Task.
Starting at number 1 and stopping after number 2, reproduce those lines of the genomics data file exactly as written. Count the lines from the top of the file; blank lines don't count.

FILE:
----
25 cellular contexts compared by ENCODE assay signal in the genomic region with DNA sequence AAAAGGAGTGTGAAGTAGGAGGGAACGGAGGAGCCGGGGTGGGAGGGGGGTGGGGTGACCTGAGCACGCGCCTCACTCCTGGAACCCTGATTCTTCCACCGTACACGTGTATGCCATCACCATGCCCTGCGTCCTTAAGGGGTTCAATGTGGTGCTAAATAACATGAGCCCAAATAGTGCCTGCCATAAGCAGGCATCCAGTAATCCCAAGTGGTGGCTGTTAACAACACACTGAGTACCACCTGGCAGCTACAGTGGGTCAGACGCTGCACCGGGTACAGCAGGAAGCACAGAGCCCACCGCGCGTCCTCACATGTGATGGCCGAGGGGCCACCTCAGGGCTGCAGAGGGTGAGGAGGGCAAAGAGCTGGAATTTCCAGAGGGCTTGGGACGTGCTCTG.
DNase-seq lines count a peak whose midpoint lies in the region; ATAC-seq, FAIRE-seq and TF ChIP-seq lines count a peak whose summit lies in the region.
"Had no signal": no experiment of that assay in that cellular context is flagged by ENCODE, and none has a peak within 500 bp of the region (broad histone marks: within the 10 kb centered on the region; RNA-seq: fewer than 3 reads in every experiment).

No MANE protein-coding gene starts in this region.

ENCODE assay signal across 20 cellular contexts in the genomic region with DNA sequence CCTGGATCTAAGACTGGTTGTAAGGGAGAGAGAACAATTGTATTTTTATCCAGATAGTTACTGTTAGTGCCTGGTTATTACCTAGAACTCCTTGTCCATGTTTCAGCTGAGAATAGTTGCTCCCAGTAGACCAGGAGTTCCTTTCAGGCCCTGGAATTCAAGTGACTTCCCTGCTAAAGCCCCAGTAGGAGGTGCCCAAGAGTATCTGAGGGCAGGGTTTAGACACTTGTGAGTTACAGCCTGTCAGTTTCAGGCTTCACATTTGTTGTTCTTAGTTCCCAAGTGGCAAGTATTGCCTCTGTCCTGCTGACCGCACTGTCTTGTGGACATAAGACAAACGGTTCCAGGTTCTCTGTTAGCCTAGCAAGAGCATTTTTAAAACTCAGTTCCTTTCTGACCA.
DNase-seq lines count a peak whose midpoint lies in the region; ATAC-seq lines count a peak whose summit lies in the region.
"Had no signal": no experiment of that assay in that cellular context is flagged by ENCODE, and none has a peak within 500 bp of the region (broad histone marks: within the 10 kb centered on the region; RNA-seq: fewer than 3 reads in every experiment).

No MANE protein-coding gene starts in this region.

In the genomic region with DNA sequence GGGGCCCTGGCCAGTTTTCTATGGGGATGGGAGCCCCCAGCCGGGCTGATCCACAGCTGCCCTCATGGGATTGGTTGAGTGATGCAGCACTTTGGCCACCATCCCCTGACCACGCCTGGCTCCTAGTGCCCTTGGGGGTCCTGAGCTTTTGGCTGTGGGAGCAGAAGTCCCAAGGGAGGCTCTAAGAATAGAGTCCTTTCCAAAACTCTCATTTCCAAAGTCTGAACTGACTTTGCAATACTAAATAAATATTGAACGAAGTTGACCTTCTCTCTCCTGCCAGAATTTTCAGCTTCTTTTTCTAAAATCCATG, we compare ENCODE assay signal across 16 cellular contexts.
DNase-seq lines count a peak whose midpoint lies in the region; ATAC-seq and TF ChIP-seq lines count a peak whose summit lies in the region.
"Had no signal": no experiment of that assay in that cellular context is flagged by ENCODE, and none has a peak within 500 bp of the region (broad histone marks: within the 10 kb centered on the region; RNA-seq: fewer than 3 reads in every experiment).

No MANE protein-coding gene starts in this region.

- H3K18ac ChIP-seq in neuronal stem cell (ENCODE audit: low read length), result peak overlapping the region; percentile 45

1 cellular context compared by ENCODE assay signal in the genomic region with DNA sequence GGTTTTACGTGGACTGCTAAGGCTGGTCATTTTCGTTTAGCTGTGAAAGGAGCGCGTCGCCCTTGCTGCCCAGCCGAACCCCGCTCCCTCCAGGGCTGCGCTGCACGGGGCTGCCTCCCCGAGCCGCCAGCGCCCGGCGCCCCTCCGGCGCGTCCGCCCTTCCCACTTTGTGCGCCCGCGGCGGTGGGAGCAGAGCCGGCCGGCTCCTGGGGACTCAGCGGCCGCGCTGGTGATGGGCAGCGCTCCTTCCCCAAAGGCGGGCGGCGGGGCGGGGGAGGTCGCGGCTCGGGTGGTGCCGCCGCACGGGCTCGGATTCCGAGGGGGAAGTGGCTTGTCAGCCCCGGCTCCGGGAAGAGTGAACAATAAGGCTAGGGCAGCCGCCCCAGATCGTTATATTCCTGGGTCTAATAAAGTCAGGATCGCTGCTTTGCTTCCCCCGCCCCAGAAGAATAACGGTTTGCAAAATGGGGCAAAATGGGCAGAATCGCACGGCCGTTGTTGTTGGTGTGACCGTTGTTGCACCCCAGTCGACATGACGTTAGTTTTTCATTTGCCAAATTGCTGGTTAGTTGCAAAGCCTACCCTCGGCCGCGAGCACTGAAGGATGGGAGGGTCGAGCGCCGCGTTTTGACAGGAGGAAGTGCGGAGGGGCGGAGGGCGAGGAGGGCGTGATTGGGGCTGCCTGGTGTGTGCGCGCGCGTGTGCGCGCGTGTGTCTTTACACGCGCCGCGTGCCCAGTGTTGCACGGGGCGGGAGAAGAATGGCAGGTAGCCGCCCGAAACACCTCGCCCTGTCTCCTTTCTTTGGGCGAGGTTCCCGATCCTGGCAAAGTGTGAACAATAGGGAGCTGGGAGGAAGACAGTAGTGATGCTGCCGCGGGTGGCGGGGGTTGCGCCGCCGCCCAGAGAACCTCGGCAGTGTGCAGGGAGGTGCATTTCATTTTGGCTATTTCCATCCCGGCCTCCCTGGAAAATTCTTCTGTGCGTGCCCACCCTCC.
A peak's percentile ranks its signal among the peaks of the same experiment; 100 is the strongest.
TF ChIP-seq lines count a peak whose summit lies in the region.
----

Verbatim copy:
25 cellular contexts compared by ENCODE assay signal in the genomic region with DNA sequence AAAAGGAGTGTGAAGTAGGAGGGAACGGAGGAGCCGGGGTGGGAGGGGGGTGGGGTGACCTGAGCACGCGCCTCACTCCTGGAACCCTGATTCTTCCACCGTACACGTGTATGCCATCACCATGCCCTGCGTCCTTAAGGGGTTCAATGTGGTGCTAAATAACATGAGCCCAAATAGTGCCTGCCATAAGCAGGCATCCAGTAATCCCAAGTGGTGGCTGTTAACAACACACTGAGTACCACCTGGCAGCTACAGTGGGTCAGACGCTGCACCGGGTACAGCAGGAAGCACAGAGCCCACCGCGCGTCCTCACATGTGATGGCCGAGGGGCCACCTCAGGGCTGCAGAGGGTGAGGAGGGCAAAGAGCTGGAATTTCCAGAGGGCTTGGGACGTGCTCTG.
DNase-seq lines count a peak whose midpoint lies in the region; ATAC-seq, FAIRE-seq and TF ChIP-seq lines count a peak whose summit lies in the region.